Friday, December 8, 2006

sign of the apocalypse?

To borrow a 'Sports Illustrated' tag line, do we have another sign of the apocalypse or just the broadening and flattening of the news hierarchy with the emergence of Yahoo!News's new: you-witness, citizen journalism site and Reuters new You Witness News (trademarked)?

My first reaction after hearing about this through a thread on sportsshooter.com and from other journalists: Is this a little early for Reuters after the freelance photographer fiasco in Lebanon? They say that they will have editors looking over the citizen journalists' work before posting, but after cutting editing slots and letting the Beirut images through, how much attention will they pay to these submitted photos after a while? What rates are they going to pay people for these images, what are they making from this?

Please do not misunderstand my skepticism. I have no problem with people on the scene taking pictures on the scene or submitting them. I do wonder if they have the training, equipment, ethics and background that journalists do or should have, but I have no problem with eye witness reportage. Having looked at the first day or two of Yahoo!News work, after the shuttle picture there is a big drop off in quality and content. I wonder what are the motivations for these organizations to push forward with this. Are they trying to involve people in their sites and pull people to their sites, or are they trying to errode what they can pay professional photojournalists? Will any consumers notice or care? Furthermore, Dan Gillmor wonders how many of us will be able to earn a living if this downward slope continues.


All that being said, what are the implications of this for journalism, photojournalism and media? Having read Foucault in college I wonder if we are getting closer to a 24-hour surveillance society. But I wonder what the consequences of these decisions will be ... will they erode the public trust of photojournalism, will the ‘democratization’ of news collection lead to diluting of the final result? The run up to the Iraq War illustrated the importance of a free press, or lack thereof, to question authority’s positions. If no one believes the press because of this ‘democratization’ is that good for anyone?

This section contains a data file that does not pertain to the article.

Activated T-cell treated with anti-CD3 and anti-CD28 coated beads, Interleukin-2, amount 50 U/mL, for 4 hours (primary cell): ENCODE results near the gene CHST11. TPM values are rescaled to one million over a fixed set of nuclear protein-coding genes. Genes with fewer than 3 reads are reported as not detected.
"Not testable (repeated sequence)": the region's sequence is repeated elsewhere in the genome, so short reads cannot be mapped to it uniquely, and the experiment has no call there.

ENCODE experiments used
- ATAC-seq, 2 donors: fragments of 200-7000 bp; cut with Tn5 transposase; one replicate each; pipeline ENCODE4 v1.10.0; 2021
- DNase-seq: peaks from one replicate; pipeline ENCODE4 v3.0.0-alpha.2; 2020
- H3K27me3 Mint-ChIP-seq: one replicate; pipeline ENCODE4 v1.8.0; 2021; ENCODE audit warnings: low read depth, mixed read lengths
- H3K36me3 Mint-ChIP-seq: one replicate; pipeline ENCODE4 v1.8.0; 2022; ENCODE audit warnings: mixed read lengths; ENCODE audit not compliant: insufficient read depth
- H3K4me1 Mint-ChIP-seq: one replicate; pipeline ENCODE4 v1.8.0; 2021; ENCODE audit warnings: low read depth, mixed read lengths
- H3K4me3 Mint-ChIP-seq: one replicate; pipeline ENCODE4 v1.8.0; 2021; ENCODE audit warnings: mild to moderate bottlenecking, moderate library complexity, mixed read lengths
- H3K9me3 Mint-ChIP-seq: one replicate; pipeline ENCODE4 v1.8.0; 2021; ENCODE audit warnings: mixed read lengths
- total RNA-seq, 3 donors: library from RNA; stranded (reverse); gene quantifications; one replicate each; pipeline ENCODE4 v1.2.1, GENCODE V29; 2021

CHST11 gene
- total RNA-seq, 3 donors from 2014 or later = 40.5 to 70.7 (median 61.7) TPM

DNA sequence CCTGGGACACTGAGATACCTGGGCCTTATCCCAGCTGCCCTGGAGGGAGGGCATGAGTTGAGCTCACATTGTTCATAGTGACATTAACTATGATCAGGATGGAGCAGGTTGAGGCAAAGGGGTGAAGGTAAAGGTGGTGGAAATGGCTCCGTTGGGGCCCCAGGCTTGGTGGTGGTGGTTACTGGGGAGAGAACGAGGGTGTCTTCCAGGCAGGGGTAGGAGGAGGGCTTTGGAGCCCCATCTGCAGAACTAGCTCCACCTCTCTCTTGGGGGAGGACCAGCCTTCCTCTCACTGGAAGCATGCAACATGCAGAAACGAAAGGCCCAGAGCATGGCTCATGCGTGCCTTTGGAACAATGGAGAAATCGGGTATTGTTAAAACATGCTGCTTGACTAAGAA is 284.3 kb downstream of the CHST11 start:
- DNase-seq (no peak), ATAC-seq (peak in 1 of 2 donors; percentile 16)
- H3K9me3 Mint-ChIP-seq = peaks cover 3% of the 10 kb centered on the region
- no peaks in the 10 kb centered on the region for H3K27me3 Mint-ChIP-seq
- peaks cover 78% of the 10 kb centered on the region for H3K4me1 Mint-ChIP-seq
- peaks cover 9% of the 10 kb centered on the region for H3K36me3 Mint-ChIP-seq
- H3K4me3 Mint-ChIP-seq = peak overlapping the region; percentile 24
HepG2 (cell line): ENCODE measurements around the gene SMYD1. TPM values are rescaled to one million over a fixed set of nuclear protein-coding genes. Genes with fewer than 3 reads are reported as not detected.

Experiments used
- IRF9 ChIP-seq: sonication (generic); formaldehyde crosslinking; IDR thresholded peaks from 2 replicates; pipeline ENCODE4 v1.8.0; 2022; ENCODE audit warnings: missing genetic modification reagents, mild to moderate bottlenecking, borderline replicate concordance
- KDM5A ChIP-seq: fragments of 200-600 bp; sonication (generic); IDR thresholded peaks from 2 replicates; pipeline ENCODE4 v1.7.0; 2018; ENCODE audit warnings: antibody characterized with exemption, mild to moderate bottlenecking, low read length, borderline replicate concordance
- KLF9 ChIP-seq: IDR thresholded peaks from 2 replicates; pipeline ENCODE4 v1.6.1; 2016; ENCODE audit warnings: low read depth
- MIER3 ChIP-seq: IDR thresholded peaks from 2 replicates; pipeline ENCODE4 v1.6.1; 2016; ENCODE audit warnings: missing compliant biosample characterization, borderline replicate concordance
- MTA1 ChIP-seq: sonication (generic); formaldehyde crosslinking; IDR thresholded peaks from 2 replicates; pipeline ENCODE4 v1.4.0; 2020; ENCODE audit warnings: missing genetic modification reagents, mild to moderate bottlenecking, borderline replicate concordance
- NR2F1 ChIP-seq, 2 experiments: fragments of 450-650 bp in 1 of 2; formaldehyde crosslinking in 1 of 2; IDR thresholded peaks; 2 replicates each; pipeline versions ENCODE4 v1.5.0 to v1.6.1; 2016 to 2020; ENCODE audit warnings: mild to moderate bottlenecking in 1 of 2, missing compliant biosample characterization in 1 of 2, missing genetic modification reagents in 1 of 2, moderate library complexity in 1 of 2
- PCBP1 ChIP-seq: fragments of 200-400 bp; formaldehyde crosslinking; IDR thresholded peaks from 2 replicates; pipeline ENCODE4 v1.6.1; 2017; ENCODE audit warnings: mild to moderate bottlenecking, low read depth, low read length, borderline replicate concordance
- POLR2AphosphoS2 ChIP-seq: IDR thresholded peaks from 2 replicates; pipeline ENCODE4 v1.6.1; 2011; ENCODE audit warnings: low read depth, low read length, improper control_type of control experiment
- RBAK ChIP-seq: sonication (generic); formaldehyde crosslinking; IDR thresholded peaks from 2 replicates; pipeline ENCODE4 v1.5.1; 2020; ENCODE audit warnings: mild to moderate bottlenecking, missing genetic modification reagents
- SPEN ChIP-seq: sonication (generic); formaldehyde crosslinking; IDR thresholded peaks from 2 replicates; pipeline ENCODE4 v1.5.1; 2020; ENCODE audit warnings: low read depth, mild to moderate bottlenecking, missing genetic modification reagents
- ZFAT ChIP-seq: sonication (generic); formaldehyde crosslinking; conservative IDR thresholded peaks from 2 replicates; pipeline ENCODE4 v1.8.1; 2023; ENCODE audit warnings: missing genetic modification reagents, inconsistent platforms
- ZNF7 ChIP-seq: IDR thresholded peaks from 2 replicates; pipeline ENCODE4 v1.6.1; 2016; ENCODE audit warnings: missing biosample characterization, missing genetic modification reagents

P.S. - I should mention that both sites, Yahoo!News and Reuters offer good resources on their sites regarding journalism for both the professional and novice.

2 comments:

Andrew said...

The owner of World Truck Towing & Recovery http://www.worldtrucktowing.com/ during a nasty snow storm/blizzard that wreaked havoc upon I-71 and all surrounding roads in Northeast Ohio. He and I had an interesting conversation about specialization within our crafts as we made our way to the scene of an overturned big-rig. He made an important point about the need for a regulatory agency to oversee the towing industry. A few months ago, a tow truck operator was attempting to pull a big rig out of a ditch when his tow-block crack, thus releasing the cable and winch system. The tension was so extreme, that the entire apparatus snapped across the road and went hurdling through the windshield of a passing car. The driver, and 18-year-old girl was killed instantly. Had the tow operator been certified, he would have been operating proper equipment and the tragedy could have been prevented.

Although this example is rather extreme, I would hope that editors and "higher-up's" take notice of the importance of specialization. Therefore, it is our responsibility to continue providing the most accurate and highest quality photographs possible in order to maintain our credibility as journalists, and hopefully keep our jobs.

At this point, we don't have many other options, especially when the all-mighty green back seems to be the driving force behind so many decisions being made not only within our craft and industry, but around the world.

Ride the wave.

- andrew

Andrew said...

Sorry folks, the first sentence of my comment should have read as follows:

"The owner of World Truck Towing & Recovery, Mike Schoen, and I traveled together in one of his trucks during a nasty snow storm/blizzard that wreaked havoc upon I-71 and all surrounding roads in Northeast Ohio."